A special ribbon-cutting ceremony was held Monday morning at Baldwin County Fire Rescue Headquarters to commemorate the county’s new emergency generator system, which was made possible through a grant of nearly $300,000 from the Federal Emergency Management Agency/US Homeland Security.
U.S. Rep. Jody Hice, (R-Greensboro) helped secure the funding for the new generator system through the Federal Emergency Management Agency/U.S. Homeland Security.
Baldwin County Emergency Management/U.S. Homeland Security Director Wayne Johnson said the new generator system creates a backup system in the event of an emergency power outage.
“This is something that has been a long time coming,” Baldwin County Commissioner John H. Westmoreland told those gathered at the event outside Baldwin County Fire Rescue Headquarters on Allen Memorial Drive.
Westmoreland said he and other county officials appreciated Hice’s help in getting the funding secured to purchase the new generators. Westmoreland explained that he and fellow commissioners and other county officials had tried since 2014 to get a backup generator system.
“We got $283,000 grant money to put these generators in,” Westmoreland said. “We put six in.”
He pointed out two reasons the generators were needed.
One was to make sure county firefighters can get out and do their jobs.
“These doors go down, power goes out in an ice storm, thunderstorm, whatever — these guys need to get out and do their work,” Westmoreland said.
In the past when firefighters left on an emergency call, they had to leave the bay doors open to get back into the fire station.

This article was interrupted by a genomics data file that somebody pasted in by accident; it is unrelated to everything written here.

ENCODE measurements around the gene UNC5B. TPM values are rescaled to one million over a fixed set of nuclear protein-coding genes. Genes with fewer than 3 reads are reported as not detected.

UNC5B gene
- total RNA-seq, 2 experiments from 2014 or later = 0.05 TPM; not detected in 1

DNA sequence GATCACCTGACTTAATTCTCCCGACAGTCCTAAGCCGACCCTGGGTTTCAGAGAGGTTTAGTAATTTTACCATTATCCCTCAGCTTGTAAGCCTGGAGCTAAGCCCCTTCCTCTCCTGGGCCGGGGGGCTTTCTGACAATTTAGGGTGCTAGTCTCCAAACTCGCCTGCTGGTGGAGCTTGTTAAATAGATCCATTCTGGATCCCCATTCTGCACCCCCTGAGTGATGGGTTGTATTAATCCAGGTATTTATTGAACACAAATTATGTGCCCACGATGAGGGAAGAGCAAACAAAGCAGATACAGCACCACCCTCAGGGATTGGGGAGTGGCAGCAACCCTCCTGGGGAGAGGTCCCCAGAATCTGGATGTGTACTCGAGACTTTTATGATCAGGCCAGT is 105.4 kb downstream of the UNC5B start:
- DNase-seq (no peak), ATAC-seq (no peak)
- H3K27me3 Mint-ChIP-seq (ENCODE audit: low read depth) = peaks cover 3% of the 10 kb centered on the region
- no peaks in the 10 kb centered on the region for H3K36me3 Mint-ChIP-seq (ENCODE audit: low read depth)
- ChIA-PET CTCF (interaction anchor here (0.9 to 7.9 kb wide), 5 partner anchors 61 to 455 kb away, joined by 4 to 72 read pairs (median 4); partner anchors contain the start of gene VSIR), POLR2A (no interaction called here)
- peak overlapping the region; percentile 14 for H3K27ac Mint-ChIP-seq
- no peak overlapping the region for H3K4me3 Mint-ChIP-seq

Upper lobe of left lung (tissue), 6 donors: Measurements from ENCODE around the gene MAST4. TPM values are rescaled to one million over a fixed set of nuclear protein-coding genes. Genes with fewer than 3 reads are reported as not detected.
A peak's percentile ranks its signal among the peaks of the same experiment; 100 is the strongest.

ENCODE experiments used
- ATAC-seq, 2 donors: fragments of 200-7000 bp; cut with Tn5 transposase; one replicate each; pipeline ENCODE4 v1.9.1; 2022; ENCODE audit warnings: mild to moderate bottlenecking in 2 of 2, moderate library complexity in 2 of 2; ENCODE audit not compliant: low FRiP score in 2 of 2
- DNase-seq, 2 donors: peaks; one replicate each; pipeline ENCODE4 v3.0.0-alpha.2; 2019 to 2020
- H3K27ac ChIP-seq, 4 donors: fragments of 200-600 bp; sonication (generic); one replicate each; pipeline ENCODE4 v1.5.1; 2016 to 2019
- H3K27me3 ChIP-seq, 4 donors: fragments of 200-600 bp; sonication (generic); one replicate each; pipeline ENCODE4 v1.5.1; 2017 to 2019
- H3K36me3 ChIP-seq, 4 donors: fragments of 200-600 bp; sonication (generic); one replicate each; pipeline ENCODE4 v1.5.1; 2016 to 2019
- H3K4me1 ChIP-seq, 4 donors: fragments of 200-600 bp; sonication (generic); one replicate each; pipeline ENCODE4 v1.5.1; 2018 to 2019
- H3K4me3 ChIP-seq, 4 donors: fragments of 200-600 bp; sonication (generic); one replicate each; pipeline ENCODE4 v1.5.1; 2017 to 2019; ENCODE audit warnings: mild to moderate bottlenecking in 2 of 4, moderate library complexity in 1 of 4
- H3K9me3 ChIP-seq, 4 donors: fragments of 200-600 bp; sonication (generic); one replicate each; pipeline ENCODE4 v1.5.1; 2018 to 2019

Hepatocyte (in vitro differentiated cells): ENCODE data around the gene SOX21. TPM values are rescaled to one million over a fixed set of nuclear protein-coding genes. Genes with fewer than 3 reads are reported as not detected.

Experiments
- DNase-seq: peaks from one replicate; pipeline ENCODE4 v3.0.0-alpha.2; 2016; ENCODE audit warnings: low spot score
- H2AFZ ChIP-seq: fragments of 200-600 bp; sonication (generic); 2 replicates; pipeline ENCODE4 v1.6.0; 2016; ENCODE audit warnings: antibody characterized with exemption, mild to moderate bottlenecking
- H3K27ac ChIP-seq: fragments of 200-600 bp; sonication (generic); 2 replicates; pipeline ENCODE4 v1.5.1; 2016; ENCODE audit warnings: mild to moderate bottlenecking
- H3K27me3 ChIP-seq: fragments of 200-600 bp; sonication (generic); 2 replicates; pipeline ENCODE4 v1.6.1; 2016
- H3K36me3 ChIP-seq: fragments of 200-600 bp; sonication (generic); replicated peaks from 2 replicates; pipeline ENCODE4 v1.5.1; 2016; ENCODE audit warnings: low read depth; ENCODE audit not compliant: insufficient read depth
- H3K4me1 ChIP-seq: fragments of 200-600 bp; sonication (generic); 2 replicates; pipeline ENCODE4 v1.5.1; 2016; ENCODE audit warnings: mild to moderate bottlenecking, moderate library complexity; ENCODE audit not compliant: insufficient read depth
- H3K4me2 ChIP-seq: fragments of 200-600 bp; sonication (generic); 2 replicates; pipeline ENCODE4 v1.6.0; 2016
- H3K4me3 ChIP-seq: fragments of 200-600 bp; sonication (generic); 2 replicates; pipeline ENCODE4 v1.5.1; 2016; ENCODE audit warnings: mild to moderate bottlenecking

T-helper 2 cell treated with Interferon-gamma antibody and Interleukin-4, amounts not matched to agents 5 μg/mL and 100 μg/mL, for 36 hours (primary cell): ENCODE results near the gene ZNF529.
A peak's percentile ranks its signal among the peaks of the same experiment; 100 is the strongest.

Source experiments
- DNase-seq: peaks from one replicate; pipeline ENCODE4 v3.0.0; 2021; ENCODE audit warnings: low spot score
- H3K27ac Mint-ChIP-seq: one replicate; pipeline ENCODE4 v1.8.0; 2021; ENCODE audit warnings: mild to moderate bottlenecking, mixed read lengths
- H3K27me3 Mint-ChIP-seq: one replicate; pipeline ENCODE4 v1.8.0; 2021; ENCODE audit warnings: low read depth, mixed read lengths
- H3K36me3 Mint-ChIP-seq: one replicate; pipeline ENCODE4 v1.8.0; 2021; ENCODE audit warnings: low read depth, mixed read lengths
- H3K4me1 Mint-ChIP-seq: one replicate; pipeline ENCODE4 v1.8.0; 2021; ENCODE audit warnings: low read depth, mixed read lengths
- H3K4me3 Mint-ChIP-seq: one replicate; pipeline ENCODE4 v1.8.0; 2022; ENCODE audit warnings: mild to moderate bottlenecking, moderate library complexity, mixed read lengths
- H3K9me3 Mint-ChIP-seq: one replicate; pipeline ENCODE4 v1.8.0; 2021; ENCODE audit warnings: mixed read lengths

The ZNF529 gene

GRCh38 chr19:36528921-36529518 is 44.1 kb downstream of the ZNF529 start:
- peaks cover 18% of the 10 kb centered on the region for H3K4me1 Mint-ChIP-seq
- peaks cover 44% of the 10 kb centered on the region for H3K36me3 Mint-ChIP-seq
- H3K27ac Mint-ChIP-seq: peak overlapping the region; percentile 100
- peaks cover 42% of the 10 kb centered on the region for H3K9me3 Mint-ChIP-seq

That is now a thing of the past.
“Now, they can close the doors, so forth and so on,” Westmoreland said.
There are still two fire stations that don’t have backup generators, but they will have them in the second phase.
“Once we get that done, all of the fire departments will be covered,” Westmoreland said.
The commissioner thanked Wayne Johnson for his involvement in the project and for making everything happen promptly.
“We are now ready to move to forward,” Westmoreland said. “Like I’ve said in the past, I’m here to keep the county moving forward. It’s nothing about what has happened in the past. This is all about the future. Let’s move forward.”
Westmoreland noted that Baldwin County Probate Judge Todd A. Blackwell, who also serves as elections superintendent, wanted to make sure that if there is a power outage at any of the fire stations that serve as voting precincts that the new generators will allow voting to continue in the event of an electrical outage.
“We wanted to make sure that our voting precincts would not be affected in the event of an electrical outage in addition to our firefighters being helped by these new generators,” Westmoreland said.
Baldwin County Manager Carlos Tobar said the county courthouse already has a generator and that the new government annex building, which is nearly completed, will have one, too.
Johnson said county officials applied for the federal grant through the Georgia Emergency Management Agency/U.S. Homeland Security.
“But ultimately, it’s FEMA funds,” Johnson said.
Johnson described it as “huge” for Baldwin County.
The total project was more than over $283,000, Johnson said.
The grant was approved last year.